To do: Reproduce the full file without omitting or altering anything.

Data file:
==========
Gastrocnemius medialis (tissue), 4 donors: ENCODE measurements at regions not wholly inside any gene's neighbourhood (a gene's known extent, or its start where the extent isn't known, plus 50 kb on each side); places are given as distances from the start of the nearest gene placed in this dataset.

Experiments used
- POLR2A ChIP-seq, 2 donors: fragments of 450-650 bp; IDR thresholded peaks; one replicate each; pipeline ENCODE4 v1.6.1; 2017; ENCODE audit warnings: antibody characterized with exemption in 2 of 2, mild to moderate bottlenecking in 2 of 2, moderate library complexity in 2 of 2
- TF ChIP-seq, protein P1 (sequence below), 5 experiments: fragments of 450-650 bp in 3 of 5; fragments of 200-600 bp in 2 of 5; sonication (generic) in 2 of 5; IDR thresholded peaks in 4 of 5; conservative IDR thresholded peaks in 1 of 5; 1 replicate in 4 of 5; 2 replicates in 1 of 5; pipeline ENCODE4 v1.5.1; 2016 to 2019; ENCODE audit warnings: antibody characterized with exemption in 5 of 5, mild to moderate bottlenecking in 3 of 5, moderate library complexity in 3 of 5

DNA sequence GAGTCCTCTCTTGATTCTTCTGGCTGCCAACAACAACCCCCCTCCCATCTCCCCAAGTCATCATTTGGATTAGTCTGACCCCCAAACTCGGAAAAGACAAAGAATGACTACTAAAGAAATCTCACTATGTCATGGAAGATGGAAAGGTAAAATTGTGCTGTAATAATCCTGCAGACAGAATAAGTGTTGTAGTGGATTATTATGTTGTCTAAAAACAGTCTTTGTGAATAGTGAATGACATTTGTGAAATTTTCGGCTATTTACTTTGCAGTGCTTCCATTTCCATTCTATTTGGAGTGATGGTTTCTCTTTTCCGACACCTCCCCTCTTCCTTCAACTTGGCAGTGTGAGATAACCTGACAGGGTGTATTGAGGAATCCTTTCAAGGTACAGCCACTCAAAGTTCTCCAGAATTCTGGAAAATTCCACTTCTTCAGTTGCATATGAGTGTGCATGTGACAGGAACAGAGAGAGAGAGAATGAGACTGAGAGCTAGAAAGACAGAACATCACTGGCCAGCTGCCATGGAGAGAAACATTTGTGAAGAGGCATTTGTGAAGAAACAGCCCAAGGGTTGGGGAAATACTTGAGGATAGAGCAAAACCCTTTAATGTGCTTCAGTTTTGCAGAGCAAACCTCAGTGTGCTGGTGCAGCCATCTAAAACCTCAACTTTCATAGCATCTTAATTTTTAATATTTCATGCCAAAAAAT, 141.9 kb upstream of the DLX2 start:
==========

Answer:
Gastrocnemius medialis (tissue), 4 donors: ENCODE measurements at regions not wholly inside any gene's neighbourhood (a gene's known extent, or its start where the extent isn't known, plus 50 kb on each side); places are given as distances from the start of the nearest gene placed in this dataset.

Experiments used
- POLR2A ChIP-seq, 2 donors: fragments of 450-650 bp; IDR thresholded peaks; one replicate each; pipeline ENCODE4 v1.6.1; 2017; ENCODE audit warnings: antibody characterized with exemption in 2 of 2, mild to moderate bottlenecking in 2 of 2, moderate library complexity in 2 of 2
- TF ChIP-seq, protein P1 (sequence below), 5 experiments: fragments of 450-650 bp in 3 of 5; fragments of 200-600 bp in 2 of 5; sonication (generic) in 2 of 5; IDR thresholded peaks in 4 of 5; conservative IDR thresholded peaks in 1 of 5; 1 replicate in 4 of 5; 2 replicates in 1 of 5; pipeline ENCODE4 v1.5.1; 2016 to 2019; ENCODE audit warnings: antibody characterized with exemption in 5 of 5, mild to moderate bottlenecking in 3 of 5, moderate library complexity in 3 of 5

DNA sequence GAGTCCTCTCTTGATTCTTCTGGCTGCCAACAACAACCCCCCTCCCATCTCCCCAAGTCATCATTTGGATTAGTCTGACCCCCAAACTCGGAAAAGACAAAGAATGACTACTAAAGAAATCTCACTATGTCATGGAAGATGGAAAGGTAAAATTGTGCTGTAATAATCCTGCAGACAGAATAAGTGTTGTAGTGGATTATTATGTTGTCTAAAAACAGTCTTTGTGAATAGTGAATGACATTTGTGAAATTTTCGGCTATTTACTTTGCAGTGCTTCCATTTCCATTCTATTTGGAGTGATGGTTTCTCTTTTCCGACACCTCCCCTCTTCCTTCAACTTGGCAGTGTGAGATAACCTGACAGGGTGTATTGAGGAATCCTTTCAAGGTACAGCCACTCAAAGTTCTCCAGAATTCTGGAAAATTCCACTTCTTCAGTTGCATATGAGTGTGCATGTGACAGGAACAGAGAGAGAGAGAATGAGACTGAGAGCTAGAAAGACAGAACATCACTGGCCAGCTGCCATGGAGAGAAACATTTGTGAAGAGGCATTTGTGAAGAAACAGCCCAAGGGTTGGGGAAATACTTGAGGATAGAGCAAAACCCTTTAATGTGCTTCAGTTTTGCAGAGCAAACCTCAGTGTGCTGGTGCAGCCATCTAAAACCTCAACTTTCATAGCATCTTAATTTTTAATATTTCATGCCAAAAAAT, 141.9 kb upstream of the DLX2 start: